Such is the dependence that President Obama negated all what he said as Candidate Obama in 2008, and doubled the number of drone strikes in Federally Administered Tribal Areas (Fata) of Pakistan within one year of assuming office in 2009-10. The results are stunning: the stepped-up tempo of drone strikes since they began in 2004 has virtually decapitated Al-Qaeda and its Pakistani and Afghan allies in Fata and has spread panic in terrorist safe havens in Pakistan.
So, common sense dictates Pakistan should be happy, too, because many of these terrorist thugs massacre civilians and target the military there, right? Far from it. Last month, going a step ahead from chronic denunciations from its leaders, the Pakistan parliament passed a resolution calling for an immediate end to all drone attacks as part of list of demands for full normalisation of the country's ties with the US and reopening of Nato supply routes to Afghanistan. The US treated the resolution in the same way as it dealt with criticism from leaders like Prime Minister Gilani - with utter contempt.
As the CIA - which operates the drones - hunts down Islamic militants, the Obama administration should consider why, exactly, Pakistan is so reluctant to allow drone strikes. The usual answer is that CIA encroachments into its territory violate sovereignty, kill innocent civilians and fuel anti-American, anti-government sentiment in Pakistan. That's true as far as it gets.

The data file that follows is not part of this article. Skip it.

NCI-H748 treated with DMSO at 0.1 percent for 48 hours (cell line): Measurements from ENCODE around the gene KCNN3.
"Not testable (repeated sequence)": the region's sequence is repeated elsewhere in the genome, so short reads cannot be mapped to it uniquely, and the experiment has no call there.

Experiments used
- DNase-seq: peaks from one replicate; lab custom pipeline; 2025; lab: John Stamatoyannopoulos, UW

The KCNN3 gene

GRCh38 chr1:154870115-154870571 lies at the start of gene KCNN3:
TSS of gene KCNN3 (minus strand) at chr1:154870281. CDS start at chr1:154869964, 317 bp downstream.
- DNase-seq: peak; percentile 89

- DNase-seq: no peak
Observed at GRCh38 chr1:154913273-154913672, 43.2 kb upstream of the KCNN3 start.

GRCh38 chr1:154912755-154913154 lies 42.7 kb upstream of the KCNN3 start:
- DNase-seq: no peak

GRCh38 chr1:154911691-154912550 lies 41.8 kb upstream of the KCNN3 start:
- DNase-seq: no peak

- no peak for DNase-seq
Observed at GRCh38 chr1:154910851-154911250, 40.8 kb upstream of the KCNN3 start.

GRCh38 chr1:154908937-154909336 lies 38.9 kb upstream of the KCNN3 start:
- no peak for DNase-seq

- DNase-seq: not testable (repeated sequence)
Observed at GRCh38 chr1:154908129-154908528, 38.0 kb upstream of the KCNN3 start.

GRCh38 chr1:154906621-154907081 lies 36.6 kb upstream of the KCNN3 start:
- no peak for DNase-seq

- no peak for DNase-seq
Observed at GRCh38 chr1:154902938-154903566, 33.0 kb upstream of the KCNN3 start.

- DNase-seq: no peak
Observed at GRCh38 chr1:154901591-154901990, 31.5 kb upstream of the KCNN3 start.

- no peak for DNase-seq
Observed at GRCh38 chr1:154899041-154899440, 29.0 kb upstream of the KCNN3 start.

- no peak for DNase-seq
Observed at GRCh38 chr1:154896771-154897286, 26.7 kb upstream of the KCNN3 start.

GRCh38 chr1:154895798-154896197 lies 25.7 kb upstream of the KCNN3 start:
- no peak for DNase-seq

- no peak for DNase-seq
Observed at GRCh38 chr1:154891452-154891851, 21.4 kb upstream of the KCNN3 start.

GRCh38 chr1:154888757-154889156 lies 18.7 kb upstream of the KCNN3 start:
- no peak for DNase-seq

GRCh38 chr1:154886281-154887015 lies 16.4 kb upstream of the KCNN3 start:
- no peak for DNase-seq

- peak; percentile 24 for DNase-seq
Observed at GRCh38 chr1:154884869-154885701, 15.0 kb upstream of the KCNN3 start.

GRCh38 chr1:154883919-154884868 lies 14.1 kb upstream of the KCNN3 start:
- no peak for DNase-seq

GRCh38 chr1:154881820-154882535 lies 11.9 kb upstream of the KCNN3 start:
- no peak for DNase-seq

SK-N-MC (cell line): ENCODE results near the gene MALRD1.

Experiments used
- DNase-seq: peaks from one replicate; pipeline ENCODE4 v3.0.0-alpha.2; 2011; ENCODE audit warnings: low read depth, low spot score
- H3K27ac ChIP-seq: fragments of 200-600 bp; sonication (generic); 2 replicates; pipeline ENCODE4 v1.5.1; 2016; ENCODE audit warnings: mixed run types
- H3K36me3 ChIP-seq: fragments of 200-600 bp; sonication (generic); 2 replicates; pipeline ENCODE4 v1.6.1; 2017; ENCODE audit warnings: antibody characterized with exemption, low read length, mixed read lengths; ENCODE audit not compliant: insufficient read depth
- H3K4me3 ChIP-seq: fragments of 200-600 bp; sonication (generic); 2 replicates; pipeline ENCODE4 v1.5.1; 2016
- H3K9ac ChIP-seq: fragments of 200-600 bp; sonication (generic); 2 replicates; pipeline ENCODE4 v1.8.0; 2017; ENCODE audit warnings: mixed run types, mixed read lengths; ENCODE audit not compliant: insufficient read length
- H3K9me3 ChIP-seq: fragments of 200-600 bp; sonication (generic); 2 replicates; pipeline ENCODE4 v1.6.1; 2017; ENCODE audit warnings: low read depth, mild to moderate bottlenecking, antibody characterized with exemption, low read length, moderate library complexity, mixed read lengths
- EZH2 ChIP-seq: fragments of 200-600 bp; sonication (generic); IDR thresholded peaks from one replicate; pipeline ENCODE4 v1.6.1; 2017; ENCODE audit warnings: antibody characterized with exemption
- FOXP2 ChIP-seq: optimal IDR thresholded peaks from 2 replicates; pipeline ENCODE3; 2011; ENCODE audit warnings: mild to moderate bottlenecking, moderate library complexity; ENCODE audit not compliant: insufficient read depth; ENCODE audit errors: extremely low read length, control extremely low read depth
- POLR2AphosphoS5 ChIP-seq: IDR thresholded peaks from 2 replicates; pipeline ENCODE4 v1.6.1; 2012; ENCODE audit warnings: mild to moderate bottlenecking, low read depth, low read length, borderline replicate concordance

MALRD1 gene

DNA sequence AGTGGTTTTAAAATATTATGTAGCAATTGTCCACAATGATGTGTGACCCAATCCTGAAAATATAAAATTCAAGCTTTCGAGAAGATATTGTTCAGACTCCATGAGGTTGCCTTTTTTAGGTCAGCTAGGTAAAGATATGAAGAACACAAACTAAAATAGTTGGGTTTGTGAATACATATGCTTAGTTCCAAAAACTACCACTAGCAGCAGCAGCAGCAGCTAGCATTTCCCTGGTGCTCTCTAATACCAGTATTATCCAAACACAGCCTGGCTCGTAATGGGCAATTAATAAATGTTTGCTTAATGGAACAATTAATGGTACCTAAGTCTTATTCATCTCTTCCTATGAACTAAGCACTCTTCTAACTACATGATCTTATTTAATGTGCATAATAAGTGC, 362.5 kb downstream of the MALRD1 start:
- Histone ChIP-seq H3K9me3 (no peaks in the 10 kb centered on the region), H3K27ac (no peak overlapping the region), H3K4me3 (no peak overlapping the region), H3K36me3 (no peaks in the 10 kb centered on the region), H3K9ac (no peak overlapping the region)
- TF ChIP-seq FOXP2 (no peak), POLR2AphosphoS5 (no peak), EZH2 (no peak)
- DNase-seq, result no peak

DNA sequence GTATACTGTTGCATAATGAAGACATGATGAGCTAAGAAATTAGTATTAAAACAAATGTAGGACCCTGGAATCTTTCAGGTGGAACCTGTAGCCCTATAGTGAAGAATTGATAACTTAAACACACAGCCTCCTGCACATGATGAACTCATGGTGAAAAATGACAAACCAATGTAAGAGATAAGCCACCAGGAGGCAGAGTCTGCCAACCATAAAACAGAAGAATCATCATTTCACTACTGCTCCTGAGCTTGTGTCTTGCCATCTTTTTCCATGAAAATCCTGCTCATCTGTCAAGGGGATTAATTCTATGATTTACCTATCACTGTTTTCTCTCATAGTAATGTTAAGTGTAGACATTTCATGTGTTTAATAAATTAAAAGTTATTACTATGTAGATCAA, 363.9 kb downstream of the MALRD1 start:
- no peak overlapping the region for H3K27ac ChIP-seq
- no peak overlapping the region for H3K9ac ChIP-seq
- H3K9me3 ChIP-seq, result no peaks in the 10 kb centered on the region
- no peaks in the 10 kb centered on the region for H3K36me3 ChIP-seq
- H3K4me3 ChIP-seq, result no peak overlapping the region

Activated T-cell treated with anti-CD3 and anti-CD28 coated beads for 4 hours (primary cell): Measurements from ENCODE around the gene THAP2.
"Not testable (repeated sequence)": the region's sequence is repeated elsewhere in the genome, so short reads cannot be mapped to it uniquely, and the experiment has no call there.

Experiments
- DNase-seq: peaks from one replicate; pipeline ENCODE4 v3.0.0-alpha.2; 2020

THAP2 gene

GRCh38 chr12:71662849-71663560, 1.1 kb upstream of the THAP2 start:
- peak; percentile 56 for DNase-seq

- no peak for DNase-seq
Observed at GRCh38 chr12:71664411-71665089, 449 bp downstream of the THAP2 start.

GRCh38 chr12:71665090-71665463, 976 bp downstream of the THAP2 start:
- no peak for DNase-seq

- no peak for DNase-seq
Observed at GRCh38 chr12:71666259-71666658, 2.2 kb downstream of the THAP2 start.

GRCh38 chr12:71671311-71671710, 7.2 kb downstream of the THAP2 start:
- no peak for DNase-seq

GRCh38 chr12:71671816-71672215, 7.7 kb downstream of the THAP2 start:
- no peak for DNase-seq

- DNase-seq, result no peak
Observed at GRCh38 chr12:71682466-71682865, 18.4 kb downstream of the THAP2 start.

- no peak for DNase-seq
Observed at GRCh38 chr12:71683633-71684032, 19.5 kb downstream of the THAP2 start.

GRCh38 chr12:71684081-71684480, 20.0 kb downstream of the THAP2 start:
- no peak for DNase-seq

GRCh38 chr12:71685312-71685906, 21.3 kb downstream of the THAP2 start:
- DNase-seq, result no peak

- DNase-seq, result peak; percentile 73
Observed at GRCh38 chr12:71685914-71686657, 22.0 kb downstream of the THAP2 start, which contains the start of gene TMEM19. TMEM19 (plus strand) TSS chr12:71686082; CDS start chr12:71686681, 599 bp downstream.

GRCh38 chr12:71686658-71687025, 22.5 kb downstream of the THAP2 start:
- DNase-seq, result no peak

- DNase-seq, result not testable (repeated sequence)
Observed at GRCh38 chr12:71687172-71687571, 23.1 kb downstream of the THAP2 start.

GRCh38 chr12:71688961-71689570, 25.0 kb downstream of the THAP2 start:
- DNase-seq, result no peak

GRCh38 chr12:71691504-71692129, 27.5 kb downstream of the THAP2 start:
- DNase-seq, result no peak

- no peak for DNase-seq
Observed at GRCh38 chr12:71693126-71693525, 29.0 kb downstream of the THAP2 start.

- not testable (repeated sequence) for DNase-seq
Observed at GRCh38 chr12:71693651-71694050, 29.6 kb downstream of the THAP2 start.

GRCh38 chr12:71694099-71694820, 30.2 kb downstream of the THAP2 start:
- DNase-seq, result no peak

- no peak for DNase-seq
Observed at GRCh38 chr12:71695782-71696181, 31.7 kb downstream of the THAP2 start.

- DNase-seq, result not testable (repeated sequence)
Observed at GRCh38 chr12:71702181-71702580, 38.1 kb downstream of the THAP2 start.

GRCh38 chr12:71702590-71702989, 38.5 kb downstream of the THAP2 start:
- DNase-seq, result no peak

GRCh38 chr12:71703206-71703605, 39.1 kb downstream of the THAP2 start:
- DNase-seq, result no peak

In fact, hypocrisy permeates every aspect of Pakistan's attitude on this matter. US officials say the strikes come under an agreement with Islamabad that allows Pakistani leaders to criticise them in public.
Pakistan denies this. What's even more ludicrous is that at times, drones were even launched from US bases on Pakistani soil. Pakistan's duality in its approach towards the policy of drone attacks simply creates propaganda fodder for terrorists. Moreover, tighter restrictions on "signature strikes" since 2010 have considerably reduced collateral damage. According to Long War Journal, for instance, just 2.2% of the 801 terrorists killed in 2010 were civilians.
Drones are at vanguard of US mission goal to dismantle Al-Qaida in AfPak - Economic Times